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New Motor Oils and OEM Requirements

As the OEMs began adopting electronic fuel injection on most of their mass-produced vehicles, the role of engine oils also began to change.



Today’s engines are a lot different from what your grandfather had to maintain. As the OEMs began adopting electronic fuel injection on most of their mass-produced vehicles, the role of engine oils also began to change.

Over the years, engine oils have become thinner and pumped with additives to help boost fuel efficiency and lower emissions. Your grandfather’s oil may have worked well for its time, but that same oil could destroy a modern engine.

In 1947, the American Petroleum Institute (API) developed the first motor oil standards that were known simply as “regular,” “premium” and “heavy-duty.” From 1952 until 1971, these three standards were known as ML, MM and MS, based on the “light,” “moderate” or “severe” loads placed on engines of the day.


Finally, in 1971, the “S” series of gasoline motor oil certifications debuted with the “SA” designation. Each new certification has been an evolution of the previous one, offering protection for newer vehicles while covering older engines as well.

Catalytic converters, electronic ignition, turbochargers, tighter manufacturing tolerances and new materials have pushed oil producers and automakers to come up with new requirements to keep the engine properly lubricated. The latest engine technologies, which include the extensive use of turbochargers with smaller-displacement direct injection to increase fuel efficiency, have led to the most recent API engine oil classification: SN-Plus.

Low-Speed Pre-Ignition

The proliferation of turbocharged gasoline direct-injection (TGDI) engines has led to a condition known as low-speed pre-ignition (LSPI). When LSPI occurs, excessive pressure within the engine’s cylinders can cause permanent damage to cylinder walls, pistons, piston rings, connecting rods and spark plugs. The internal engine damage caused by LSPI also can lead to catastrophic engine failure.


LSPI is sometimes referred to as “super knock,” because it acts like pre-ignition, causing the air-fuel mixture to ignite before the spark plug fires. This condition is caused by particles or droplets of fuel and oil that ignite in the combustion chamber. Unlike the engine-knocking sound associated with bad spark plugs, ignition timing issues or with using the wrong type of fuel, LSPI causes a distinctively loud bang.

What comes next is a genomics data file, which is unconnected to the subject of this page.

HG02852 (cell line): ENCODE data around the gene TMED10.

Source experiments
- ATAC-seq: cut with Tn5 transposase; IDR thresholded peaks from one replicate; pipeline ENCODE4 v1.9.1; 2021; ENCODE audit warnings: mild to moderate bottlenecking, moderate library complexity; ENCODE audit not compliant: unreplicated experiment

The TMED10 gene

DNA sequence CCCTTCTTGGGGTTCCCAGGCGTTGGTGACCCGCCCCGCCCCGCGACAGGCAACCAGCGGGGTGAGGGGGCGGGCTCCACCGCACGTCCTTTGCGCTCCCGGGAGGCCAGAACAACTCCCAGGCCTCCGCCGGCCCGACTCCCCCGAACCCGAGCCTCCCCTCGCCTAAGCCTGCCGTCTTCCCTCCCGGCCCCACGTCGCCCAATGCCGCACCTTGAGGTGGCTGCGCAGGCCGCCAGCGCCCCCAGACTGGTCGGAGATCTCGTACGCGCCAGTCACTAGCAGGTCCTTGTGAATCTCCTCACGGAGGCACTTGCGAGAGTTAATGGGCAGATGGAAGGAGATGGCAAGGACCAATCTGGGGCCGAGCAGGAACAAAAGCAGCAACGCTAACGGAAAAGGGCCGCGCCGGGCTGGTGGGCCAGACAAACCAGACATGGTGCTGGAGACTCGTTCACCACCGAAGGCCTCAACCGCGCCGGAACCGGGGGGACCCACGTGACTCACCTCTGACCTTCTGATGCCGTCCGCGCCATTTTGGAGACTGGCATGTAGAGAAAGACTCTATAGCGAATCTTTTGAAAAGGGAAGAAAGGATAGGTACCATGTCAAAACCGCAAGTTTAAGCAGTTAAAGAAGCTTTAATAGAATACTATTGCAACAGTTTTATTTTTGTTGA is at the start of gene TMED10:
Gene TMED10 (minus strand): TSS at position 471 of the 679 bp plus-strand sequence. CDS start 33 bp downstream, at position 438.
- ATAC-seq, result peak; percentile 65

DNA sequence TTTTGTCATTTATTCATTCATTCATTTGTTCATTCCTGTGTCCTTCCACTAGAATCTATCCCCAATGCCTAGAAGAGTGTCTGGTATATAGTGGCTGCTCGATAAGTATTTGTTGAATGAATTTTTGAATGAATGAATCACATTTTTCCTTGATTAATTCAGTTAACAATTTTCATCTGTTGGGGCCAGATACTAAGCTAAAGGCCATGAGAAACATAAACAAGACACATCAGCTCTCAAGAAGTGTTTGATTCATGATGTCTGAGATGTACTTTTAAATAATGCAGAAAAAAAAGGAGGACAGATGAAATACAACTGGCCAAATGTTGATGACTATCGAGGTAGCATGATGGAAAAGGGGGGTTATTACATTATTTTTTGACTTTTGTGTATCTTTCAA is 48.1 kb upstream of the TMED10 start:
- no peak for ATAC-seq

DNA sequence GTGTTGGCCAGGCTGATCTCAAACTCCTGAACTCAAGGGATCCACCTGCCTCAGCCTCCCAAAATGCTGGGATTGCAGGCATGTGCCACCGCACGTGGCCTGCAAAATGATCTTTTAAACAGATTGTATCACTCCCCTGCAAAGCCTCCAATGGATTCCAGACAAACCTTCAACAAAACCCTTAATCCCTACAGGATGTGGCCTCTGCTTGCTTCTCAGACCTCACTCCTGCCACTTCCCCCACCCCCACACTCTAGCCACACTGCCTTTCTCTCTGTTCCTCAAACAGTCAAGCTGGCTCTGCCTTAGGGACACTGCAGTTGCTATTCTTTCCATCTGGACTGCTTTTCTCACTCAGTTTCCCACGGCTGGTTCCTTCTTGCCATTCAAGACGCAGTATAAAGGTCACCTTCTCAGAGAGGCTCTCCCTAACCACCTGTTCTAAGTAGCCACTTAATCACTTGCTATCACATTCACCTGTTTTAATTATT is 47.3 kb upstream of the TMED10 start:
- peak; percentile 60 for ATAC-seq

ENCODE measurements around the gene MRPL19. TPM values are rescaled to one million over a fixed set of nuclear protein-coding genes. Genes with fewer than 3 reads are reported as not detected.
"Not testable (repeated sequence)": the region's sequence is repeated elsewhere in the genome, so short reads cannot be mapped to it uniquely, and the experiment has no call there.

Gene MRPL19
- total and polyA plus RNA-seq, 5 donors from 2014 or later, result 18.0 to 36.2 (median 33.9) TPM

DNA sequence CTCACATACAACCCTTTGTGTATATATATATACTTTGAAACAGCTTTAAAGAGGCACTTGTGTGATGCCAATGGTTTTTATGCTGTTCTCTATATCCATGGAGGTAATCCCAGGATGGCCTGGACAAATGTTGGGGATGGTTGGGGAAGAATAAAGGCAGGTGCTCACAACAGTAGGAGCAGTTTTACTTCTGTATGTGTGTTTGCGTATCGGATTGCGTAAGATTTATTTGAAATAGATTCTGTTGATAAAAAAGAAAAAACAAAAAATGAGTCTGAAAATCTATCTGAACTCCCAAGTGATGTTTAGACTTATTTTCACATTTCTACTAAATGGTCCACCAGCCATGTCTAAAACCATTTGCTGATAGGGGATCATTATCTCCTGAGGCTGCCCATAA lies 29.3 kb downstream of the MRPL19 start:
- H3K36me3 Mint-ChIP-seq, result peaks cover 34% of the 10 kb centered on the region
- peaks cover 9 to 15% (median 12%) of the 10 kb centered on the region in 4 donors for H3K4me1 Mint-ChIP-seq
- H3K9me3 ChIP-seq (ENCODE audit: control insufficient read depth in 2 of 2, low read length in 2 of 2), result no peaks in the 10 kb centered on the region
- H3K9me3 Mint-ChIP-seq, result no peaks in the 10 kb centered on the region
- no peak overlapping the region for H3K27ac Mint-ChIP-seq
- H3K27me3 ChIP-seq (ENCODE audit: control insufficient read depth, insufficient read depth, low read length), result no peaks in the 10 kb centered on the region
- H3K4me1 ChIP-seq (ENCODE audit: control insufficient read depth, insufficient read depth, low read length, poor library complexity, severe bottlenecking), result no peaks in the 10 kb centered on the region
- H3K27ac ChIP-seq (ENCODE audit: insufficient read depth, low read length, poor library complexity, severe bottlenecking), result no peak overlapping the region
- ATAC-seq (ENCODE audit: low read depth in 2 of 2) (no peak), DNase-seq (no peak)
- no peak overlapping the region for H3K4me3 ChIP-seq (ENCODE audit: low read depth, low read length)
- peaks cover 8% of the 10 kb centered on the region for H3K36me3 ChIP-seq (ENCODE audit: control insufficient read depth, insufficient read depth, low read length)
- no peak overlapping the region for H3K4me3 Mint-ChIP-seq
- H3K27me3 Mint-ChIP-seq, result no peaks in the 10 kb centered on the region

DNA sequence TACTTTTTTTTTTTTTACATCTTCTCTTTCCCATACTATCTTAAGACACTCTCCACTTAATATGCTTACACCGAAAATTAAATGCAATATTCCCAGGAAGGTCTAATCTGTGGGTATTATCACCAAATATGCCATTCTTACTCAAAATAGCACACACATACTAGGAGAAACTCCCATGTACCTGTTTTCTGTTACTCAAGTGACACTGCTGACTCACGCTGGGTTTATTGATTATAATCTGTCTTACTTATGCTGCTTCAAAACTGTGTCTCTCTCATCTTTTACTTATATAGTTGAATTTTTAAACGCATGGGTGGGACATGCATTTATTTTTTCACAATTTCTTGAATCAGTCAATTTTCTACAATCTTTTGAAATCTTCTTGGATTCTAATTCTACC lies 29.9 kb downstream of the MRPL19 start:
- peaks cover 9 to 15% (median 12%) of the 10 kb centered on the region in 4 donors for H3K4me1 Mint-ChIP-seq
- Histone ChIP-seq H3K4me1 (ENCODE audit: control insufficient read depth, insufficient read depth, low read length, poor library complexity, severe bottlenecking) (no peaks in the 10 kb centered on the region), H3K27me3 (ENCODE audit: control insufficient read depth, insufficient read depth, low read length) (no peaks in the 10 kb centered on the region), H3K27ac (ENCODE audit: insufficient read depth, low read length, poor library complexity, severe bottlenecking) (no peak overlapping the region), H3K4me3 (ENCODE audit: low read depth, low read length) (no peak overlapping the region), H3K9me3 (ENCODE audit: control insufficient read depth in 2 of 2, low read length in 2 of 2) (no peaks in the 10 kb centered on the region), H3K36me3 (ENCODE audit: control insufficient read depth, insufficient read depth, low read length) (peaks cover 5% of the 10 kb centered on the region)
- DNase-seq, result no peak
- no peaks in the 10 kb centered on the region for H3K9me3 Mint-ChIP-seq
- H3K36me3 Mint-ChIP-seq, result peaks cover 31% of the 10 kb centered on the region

There are multiple theories about what causes LSPI, although motor oils play a role, according to oil experts. Just a drop of oil in the cylinder can combine with a droplet of fuel to ignite, which then creates a hot spot in the combustion chamber – producing pre-ignition before the spark plug is scheduled to fire.

API SN Plus is a supplemental oil category for oils specifically designed to help prevent LSPI in TGDI engines. API SN Plus is supposed to represent an improvement over API SN, which was developed in 2010. This latest standard was developed using a new testing method for LSPI. The test uses a Ford engine for the newly developed API Sequence IX test. General Motors also tests for LSPI as part of its dexos Gen 2 testing protocol.


API SN Plus licensing began rolling out to consumers in May. Counter professionals should be sure to highlight this new category to customers as it starts its rollout. The API SN Plus donut symbol will appear on motor oil labels throughout 2018.

While your customer may prefer the brand their grandfather recommended, be sure to bring them up-to-speed on the new requirements before they actually use oil that is out of specification.

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